44.68 15.13
Standard deviation 4.73 32.55 591.62 6,883,9 4.98 28.45 615.70 7,704,5
17.07 35.60
Coefficient of variation 93.98% 143.52% 76.26% 113.90% 95.94% 125.63% 76.75% 116.03%

Source: Elaborated by authors.

With DEA’s approach, it was possible to detect different efficiency indexes in the three metrics in the years investigated (efficient units in Table 2). The results of the year 2014 presented 16.13%, 54.84% and 16.13% of efficiency of the DMUs evaluated by the CCR, BCC and scale efficiency models, respectively. In the year of 2015 the only value that changed was the scale efficiency, presenting a value of 19.35% efficient units.

Table 2 Maximum efficiency in units.

Model DMU DMU DMU DMU DMU DMU DMU DMU DMU Total % of Model
2014 BCC 1 2 4 5 6 7 8 10 11 17 54.84%
13 14 16 18 24 27 29 30
CCR 5 7 10 11 27 5 16.13%
Scale 5 7 10 11 27 5 16.13%
2015 BCC 1 2 4 5 6 7 8 10 11 17 54.84%
13 14 16 18 20 24 27 30
CCR 5 7 11 20 27 5 16.13%
Scale 5 7 11 20 27 29 6 19.35%

Source: Elaborated by authors.

The results show that 16.13% of DMUs in 2014 and 19.35% in 2015 are not operating in their optimal scale. These results suggest that, even for a relatively homogeneous sample (same state and close sized units), most DMUs in this sector have non-constant returns to scale. A possible explanation is that these small units may be operating in a region of increasing marginal productivity of the factors of production (specialization in the use of labor) because they are in the early stages of a nonlinear production function. A theoretical example for this type of production function is cobb-douglas, widely used in economics (Pindyck & Rubinfeld, 2010). Comparing units with similar scales, isolating this influence, 54.84% of the DMUs for the two years investigated presented pure technical efficiency (measured by the BCC model).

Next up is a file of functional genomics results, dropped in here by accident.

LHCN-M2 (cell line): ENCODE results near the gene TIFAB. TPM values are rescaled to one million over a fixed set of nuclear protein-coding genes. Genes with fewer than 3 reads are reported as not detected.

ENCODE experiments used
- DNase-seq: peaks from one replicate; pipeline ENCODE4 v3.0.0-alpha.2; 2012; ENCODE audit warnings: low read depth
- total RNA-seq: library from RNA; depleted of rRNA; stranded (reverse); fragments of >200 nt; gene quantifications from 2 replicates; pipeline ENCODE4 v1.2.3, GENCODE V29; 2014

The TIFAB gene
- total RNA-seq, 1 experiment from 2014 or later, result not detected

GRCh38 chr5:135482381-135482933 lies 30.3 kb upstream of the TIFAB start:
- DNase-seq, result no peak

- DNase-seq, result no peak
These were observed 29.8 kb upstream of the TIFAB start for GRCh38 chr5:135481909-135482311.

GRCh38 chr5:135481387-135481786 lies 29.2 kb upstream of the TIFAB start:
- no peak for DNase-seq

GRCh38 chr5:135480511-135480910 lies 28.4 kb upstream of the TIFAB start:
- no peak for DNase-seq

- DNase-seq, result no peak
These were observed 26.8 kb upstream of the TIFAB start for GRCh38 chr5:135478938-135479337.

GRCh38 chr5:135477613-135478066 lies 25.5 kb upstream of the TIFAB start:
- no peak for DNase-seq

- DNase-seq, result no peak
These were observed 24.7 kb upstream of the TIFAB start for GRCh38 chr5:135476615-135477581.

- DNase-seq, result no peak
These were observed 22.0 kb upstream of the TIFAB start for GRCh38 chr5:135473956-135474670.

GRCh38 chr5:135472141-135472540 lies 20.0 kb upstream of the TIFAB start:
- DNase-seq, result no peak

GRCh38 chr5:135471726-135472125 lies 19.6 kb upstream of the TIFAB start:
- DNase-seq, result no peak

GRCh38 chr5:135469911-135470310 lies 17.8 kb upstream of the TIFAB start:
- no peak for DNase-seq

From another angle, Table 3 shows the scores of all DMUs analyzed in the three metrics, segregated by year.

Table 3 Scores of analyzed data.

DMU 2014 2015
CCR BCC Scale CCR BCC Scale
DMU_01 0.6750 1.0000 0.6750 0.6684 1.0000 0.6684
DMU_02 0.6829 1.0000 0.6829 0.6264 1.0000 0.6264
DMU_03 0.6782 0.8756 0.7746 0.6692 0.8386 0.7980
DMU_04 0.8764 1.0000 0.8764 0.9227 1.0000 0.9227
DMU_05 1.0000 1.0000 1.0000 1.0000 1.0000 1.0000
DMU_06 0.4958 1.0000 0.4958 0.4485 1.0000 0.4485
DMU_07 1.0000 1.0000 1.0000 1.0000 1.0000 1.0000
DMU_08 0.6562 1.0000 0.6562 0.6290 1.0000 0.6290
DMU_09 0.8135 0.9392 0.8662 0.7770 0.9192 0.8453
DMU_10 1.0000 1.0000 1.0000 0.4552 1.0000 0.4552
DMU_11 1.0000 1.0000 1.0000 1.0000 1.0000 1.0000
DMU_12 0.5339 0.6979 0.7649 0.5477 0.7154 0.7656
DMU_13 0.8018 1.0000 0.8018 0.7943 1.0000 0.7943
DMU_14 0.6997 1.0000 0.6997 0.6360 1.0000 0.6360
DMU_15 0.5948 0.9202 0.6464 0.6328 0.9372 0.6752
DMU_16 0.6700 1.0000 0.6700 0.4383 1.0000 0.4383
DMU_17 0.7217 0.7506 0.9615 0.5429 0.8175 0.6642
DMU_18 0.9179 1.0000 0.9179 0.7955 1.0000 0.7955
DMU_19 0.5809 0.6351 0.9146 0.5769 0.6093 0.9469
DMU_20 0.8919 0.9614 0.9277 1.0000 1.0000 1.0000
DMU_21 0.5921 0.8768 0.6753 0.5996 0.8723 0.6874
DMU_22 0.5580 0.8142 0.6853 0.5576 0.8012 0.6959
DMU_23 0.7135 0.8904 0.8013 0.6918 0.8694 0.7957
DMU_24 0.5633 1.0000 0.5633 0.5328 1.0000 0.5328